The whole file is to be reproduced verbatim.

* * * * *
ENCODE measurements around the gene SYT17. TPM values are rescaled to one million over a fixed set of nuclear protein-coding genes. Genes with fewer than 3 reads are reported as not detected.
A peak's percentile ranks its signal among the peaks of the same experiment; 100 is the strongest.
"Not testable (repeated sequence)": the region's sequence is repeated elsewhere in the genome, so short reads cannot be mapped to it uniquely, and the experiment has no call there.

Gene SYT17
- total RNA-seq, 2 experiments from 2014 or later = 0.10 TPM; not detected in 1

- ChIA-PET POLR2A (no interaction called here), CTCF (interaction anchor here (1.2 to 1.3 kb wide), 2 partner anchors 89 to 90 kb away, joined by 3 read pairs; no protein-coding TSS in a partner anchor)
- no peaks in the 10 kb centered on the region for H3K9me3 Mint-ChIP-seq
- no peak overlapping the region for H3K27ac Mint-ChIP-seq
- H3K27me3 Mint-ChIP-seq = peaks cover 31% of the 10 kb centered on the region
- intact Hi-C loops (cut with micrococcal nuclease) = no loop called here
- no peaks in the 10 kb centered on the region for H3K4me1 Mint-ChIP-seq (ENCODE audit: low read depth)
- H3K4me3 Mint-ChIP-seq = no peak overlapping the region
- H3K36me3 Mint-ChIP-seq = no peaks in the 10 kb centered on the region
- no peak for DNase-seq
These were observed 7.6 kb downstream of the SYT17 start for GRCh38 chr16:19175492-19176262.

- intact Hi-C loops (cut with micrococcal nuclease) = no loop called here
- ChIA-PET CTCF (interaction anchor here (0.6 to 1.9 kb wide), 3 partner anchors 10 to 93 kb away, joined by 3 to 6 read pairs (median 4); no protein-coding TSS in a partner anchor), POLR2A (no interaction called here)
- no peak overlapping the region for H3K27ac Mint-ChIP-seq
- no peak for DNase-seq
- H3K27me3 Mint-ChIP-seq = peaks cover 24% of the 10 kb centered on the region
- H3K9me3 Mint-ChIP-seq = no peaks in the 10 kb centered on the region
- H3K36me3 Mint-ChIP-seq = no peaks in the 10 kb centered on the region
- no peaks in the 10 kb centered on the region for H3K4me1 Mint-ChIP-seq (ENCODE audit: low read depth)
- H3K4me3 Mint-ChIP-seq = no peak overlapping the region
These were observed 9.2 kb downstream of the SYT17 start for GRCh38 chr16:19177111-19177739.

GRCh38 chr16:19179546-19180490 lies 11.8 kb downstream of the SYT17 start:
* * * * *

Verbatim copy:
ENCODE measurements around the gene SYT17. TPM values are rescaled to one million over a fixed set of nuclear protein-coding genes. Genes with fewer than 3 reads are reported as not detected.
A peak's percentile ranks its signal among the peaks of the same experiment; 100 is the strongest.
"Not testable (repeated sequence)": the region's sequence is repeated elsewhere in the genome, so short reads cannot be mapped to it uniquely, and the experiment has no call there.

Gene SYT17
- total RNA-seq, 2 experiments from 2014 or later = 0.10 TPM; not detected in 1

- ChIA-PET POLR2A (no interaction called here), CTCF (interaction anchor here (1.2 to 1.3 kb wide), 2 partner anchors 89 to 90 kb away, joined by 3 read pairs; no protein-coding TSS in a partner anchor)
- no peaks in the 10 kb centered on the region for H3K9me3 Mint-ChIP-seq
- no peak overlapping the region for H3K27ac Mint-ChIP-seq
- H3K27me3 Mint-ChIP-seq = peaks cover 31% of the 10 kb centered on the region
- intact Hi-C loops (cut with micrococcal nuclease) = no loop called here
- no peaks in the 10 kb centered on the region for H3K4me1 Mint-ChIP-seq (ENCODE audit: low read depth)
- H3K4me3 Mint-ChIP-seq = no peak overlapping the region
- H3K36me3 Mint-ChIP-seq = no peaks in the 10 kb centered on the region
- no peak for DNase-seq
These were observed 7.6 kb downstream of the SYT17 start for GRCh38 chr16:19175492-19176262.

- intact Hi-C loops (cut with micrococcal nuclease) = no loop called here
- ChIA-PET CTCF (interaction anchor here (0.6 to 1.9 kb wide), 3 partner anchors 10 to 93 kb away, joined by 3 to 6 read pairs (median 4); no protein-coding TSS in a partner anchor), POLR2A (no interaction called here)
- no peak overlapping the region for H3K27ac Mint-ChIP-seq
- no peak for DNase-seq
- H3K27me3 Mint-ChIP-seq = peaks cover 24% of the 10 kb centered on the region
- H3K9me3 Mint-ChIP-seq = no peaks in the 10 kb centered on the region
- H3K36me3 Mint-ChIP-seq = no peaks in the 10 kb centered on the region
- no peaks in the 10 kb centered on the region for H3K4me1 Mint-ChIP-seq (ENCODE audit: low read depth)
- H3K4me3 Mint-ChIP-seq = no peak overlapping the region
These were observed 9.2 kb downstream of the SYT17 start for GRCh38 chr16:19177111-19177739.

GRCh38 chr16:19179546-19180490 lies 11.8 kb downstream of the SYT17 start: